He decided to skip Copper Harbor for the day and go to our property instead. We walked around the property for a bit - talking about our dreams of living there. A woodpecker (Yellow-bellied Sapsucker) was pecking away at one of the trees, but he was so quick that he was difficult to capture on film. He blends into the color of the tree, but I think you can find him in this photo.
Here's an old rusty object Steve found in our woods. Wish we knew how it got there. If you know what it is, please let us know.
Time to leave, as we wanted to do a bit more exploring before dinner. As we headed back down Hwy. 41, we noticed a deceased deer along the road with a flock of turkey vultures happily feasting upon it. The vultures flew up into the trees as we came to a stop. Wow, there was a bald eagle, too! He flew into a nearby tree, and I zoomed in to get a good photo. Unfortunately, he decided to take flight before I snapped the picture and I didn't have enough time to zoom back out. He flew directly over us just above the vehicle. He had an incredible wingspan. It was truly impressive. I must admit that I took a few photos of the deer carcass, but I won't share them with you. The poor deer had his entire rib cage fully exposed and picked clean, but the rest of the animal was basically intact.
As long as we stopped in this area, we decided to walk down the nearby trail to the Cliff Cemetery. The cemetery hasn't been used for years and and has been swallowed up by the forest. It's very cool. I'll save those photos and description for another future post. One more thing in this general area is the Keweenaw County Snow Gauge - some call it the Snow Thermometer.
The red arrow shows the total for the 2010-2011 season (174.5"), and here's what it says at the top.
We don't know anyone who is hoping for a repeat of the winter of 1978-79. I believe the 2011-12 season stands at 196" as of today - still far below average. We've had slightly more than that here in northern Houghton County.
Next, we made a quick detour to the old Centennial Mine located between Calumet and Kearsarge. The exterior of the No. 6 shafthouse is still in good condition.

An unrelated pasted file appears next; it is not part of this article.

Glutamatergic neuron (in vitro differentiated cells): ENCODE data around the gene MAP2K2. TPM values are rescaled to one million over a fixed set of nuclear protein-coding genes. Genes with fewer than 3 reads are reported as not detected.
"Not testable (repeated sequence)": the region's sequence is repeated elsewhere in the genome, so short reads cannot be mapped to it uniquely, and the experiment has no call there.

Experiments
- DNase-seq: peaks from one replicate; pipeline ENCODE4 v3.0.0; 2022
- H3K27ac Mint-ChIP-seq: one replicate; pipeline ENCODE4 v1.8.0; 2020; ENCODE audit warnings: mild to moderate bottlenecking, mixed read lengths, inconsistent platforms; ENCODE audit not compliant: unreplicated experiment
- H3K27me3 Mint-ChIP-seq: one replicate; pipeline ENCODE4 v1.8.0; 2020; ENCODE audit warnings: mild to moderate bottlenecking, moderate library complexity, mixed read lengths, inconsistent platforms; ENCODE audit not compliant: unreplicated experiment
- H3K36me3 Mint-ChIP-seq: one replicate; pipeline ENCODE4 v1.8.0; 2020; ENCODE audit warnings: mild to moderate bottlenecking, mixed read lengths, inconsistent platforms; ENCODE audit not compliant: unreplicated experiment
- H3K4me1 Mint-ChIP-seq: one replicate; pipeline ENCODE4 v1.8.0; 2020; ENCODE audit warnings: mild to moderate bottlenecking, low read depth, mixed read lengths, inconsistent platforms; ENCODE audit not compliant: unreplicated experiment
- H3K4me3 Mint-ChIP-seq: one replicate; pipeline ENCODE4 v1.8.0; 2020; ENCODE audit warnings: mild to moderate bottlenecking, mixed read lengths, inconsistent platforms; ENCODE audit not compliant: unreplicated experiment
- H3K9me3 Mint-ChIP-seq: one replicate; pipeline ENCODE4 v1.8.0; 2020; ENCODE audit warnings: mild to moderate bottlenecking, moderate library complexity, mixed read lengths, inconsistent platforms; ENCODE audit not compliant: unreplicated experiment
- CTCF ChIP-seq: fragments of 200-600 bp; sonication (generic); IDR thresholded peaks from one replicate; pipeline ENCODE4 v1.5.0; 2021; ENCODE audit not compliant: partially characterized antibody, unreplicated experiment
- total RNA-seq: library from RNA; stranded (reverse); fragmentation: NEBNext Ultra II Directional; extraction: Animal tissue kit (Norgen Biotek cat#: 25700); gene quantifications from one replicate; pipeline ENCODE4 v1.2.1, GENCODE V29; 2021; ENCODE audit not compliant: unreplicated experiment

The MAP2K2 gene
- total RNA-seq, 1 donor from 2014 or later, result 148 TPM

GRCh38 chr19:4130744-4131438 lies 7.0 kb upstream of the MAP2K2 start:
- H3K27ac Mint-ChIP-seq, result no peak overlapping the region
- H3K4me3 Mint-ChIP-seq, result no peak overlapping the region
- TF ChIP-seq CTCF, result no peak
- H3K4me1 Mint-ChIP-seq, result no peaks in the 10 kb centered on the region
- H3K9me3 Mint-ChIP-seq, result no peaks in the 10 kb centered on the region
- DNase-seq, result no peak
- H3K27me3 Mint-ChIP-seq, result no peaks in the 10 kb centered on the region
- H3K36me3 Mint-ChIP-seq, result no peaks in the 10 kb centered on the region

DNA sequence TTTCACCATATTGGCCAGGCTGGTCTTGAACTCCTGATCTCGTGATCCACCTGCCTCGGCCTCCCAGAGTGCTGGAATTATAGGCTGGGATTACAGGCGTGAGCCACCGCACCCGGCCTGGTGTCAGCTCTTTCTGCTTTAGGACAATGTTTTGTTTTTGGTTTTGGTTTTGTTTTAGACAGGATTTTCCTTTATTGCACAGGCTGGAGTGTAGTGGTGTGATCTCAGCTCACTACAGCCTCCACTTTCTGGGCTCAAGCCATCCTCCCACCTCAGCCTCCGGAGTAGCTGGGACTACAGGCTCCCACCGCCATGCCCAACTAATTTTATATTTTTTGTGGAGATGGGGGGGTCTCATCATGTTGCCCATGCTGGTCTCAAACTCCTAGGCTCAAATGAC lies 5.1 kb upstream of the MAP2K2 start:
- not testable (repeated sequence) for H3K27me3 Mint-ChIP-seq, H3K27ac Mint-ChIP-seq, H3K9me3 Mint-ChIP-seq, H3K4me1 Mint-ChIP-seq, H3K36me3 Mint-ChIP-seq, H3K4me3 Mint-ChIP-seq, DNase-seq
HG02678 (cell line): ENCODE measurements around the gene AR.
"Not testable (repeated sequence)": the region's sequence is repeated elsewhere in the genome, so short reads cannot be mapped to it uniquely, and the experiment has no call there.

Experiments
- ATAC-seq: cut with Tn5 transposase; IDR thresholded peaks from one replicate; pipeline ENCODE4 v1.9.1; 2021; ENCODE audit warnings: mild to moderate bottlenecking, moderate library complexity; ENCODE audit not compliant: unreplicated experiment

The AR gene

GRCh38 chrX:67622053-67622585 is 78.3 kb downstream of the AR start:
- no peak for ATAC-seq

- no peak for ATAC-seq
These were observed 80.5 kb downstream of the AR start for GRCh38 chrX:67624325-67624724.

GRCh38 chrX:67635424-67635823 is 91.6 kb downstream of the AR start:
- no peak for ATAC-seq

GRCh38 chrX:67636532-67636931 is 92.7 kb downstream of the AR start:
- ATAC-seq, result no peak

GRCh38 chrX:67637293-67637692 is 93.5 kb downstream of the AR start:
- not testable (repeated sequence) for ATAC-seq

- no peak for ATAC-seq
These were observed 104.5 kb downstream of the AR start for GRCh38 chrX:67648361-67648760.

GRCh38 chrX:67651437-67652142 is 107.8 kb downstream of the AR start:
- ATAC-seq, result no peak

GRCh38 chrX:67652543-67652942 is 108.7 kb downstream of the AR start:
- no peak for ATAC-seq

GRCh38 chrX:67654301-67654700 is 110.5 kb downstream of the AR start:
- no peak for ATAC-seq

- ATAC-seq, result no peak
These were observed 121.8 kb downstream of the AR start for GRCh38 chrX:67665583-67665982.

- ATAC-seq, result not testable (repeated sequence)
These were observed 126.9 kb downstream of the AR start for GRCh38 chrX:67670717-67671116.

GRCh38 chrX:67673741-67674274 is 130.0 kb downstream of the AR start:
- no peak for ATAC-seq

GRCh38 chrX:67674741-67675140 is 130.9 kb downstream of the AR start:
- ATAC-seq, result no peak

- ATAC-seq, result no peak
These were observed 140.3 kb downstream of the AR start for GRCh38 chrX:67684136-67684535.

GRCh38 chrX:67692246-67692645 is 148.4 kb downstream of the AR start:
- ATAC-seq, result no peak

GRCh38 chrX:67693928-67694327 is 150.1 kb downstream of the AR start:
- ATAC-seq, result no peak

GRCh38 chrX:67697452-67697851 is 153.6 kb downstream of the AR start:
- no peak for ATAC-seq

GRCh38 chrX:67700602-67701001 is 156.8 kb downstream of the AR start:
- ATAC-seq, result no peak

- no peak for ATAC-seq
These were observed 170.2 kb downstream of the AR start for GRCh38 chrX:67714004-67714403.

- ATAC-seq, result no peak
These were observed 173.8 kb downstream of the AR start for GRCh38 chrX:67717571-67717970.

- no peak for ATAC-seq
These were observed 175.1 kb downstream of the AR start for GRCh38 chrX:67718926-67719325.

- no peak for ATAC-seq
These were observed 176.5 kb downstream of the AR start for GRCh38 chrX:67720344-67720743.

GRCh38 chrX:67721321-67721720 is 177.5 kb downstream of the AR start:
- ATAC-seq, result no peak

It was now time for Steve's dinner at The Hut Inn - a Copper Country landmark since 1952.
It was Friday, so all their fish dinners were on special, but Steve hasn't had a burger since December. As a self-professed burger connoisseur, he had to go with the burger on his birthday. I had fresh batteries in the camera, but I forgot the camera in the Traverse, so no photos were taken inside The Hut again. Sorry! I guess you deserve a description instead. He ordered "The Hut Hut Burger - 1 pound of hamburger served on a French loaf. Created for the insatiable appetite." Toppings: Onions, pickles, lettuce, tomatoes, cheese, mayo, ketchup and mustard, plus a side order of homemade fries. The birthday boy also had a dish of Mackinac Island Fudge ice cream for dessert! Did he eat everything? No, he had to get a doggy box for half of the burger.
Time to go home? Not yet. Steve remembered that he wanted to pick up a few Lake Superior rocks for his daughter's yard. We still had plenty of daylight left, so we headed back to an area where he saw some good rocks. On the way back up Hwy. 41, we again noticed the turkey vultures and the eagle. They flew into the trees again, but I was able to snap some photos this time. The vultures looked like something out of a creepy movie.
Bald eagles always look majestic.
I even got a couple of shots as he flew away.
I couldn't help but notice the sky. Clouds had settled in, but it was still pretty.
With rocks in hand, we headed back up the hill to the Traverse.
We made our way home for a quiet evening. Before turning in for the night, Steve somehow managed to consume most of the remaining burger. However, his chocolate cake and ice cream had to wait until the next day! He says he thoroughly enjoyed his special day. All is well in the Keweenaw.